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Outsourcing Reform

by Fault Lines Article - Sakura Saunders

Outsourcing Reform

By Sakura Saunders

Sean Harrigan, president of the California Public Retirement System (CalPERS), union official and outspoken advocate of corporate governance reform, was voted off the CalPERS board on Dec. 1 in a 3-2 vote by the California State Personnel Board. CalPERS provides retirement and health benefits to more than 1.4 million public employees, retirees, and their families, more than 2,500 employers, and controls over $177 billion worth of assets. His ouster has left business interests cheering, while others are concerned about the future of the California retirement system and corporate reform. Republican Ron Alvarado was elected to replace him.

“The corporations couldn’t tolerate my activist voice,” railed Harrigan in an article that he wrote for The LA Times, placing the blame for his dismissal squarely on business and political interests. While the State Personnel Board claims seniority reasons as the impetus behind his removal, Harrigan’s suspicions are grounded. His use of CalPERS’ shareholder might to reform corporate culture has made him unpopular in many boardrooms. Most notably, Harrigan’s crusade against the corporate policy allowing company auditors to perform other services (i.e. consulting) led CalPERS to withhold support from the directors of 2,700 companies. This move was criticized as extreme despite the fact that these conflicts of interests tend to breed corporate corruption, as we have seen with such companies as Enron, Halliburton, et al.

Harrigan also took heat for his support of the Safeway strike in California, and his position as the Executive Director of United Food and Commercial Workers’ (UFCW) California Council made him an easy target for conflict of interest allegations. After the conclusion of the strike, CalPERS unsuccessfully attempted to remove Steve Burd as the chairman of Safeway, claiming that decent labor relations help long-term stock value and criticizing the amount of time that Burd had prolonged the dispute.

Despite Harrigan’s ouster from the board of CalPERS, the public pension fund is expected to “continue with it’s tradition working against excessive CEO compensation and conflicted boards,” said Richard Ferlauto, director of pension investment for the American Federation of State, County and Municipal Employees (AFSME). However, Ferlauto fears that Harrigan’s dismissal is indicative of an effort on the part of Republicans to put an end to CalPERS’ activism and privatize government pension plans. He points to an Assembly Constitutional amendment proposed by Assemblyman Keith Richman on Dec. 6 to reform the California state pension plan from a defined benefit plan (read: guaranteed benefits) to a defined contribution plan akin to a 401(k).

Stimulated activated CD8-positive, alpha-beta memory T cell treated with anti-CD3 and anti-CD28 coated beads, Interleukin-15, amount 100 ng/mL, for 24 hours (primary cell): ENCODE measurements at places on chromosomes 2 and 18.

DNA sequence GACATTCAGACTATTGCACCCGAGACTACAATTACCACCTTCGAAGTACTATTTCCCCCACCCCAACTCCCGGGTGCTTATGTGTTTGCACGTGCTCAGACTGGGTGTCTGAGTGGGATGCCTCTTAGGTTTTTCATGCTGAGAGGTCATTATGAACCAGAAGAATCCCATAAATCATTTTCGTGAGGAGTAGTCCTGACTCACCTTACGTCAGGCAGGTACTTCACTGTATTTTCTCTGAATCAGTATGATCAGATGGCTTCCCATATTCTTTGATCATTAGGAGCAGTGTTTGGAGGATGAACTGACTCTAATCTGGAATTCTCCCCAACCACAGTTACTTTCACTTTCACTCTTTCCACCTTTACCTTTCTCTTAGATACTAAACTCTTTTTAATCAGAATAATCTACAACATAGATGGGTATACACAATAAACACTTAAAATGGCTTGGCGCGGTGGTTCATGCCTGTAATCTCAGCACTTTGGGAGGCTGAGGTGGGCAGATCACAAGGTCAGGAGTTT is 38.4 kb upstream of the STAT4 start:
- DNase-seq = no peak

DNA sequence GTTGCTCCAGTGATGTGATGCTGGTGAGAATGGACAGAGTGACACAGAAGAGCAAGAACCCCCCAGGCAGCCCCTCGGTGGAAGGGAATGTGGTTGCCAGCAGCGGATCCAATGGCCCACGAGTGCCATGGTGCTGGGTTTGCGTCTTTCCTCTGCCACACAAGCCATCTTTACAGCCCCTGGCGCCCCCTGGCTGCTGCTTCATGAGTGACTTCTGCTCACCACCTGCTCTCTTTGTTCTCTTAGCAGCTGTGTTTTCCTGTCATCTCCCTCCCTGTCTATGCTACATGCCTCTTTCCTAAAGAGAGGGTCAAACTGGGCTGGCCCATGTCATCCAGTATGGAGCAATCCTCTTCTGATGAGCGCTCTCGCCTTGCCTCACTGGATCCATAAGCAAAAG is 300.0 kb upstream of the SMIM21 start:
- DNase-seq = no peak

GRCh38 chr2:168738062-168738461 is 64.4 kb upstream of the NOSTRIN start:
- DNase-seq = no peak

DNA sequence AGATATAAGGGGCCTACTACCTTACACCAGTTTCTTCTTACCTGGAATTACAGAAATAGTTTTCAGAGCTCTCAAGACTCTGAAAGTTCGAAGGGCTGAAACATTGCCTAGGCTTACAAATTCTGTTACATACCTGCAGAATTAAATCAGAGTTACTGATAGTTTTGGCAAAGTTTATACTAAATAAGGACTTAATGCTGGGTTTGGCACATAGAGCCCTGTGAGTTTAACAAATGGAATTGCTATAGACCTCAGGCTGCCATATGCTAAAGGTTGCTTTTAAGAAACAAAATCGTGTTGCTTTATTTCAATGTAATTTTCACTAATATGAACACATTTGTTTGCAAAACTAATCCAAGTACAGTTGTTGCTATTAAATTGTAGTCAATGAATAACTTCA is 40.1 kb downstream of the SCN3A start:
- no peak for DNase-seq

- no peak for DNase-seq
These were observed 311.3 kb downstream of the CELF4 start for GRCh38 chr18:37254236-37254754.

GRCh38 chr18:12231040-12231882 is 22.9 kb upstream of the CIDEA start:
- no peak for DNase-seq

Richman claims that the change will reduce costs, increase budgeting predictability and eliminate new, unfunded liabilities which are creating a crisis in many communities, including Oakland and Contra Costa county. This amendment would also allow for state employees to invest in the private corporations that usually handle 401(k)s, like Fidelity, Vanguard, and TIAA-CREF.

The rationale for allowing private companies to compete for pension funds is that this would increase the amount of choice for the pension plan holder. This argument reeks of irony as State employees will no longer be given the option of having guaranteed benefits if this constitutional amendment passes. The outsourcing of pension plans also has consequences regarding the bargaining power of CalPERS.

“Over time, much of the administrative and investment responsibilities of CalPERS would be phased out,” explained Richman when asked about the consequences of this amendment. He also admitted that private investment companies like Fidelity, Vanguard, and TIAA-CREF do not have similar campaigns against CEO compensation or corrupt auditing practices.

“When special interests are allowed to trump shareholder interests, everyone loses=retirees, workers, investors and companies,” said David Hirschmann, the senior vice president of the U.S. Chamber of Commerce in a press release praising the State Personnel Board’s decision to dump Harrington. But with Harrigan out of the picture and privatization on the horizon, who will be left to look after the shareholder’s interest?

Related Categories: California | Fault Lines | Labor & Workers
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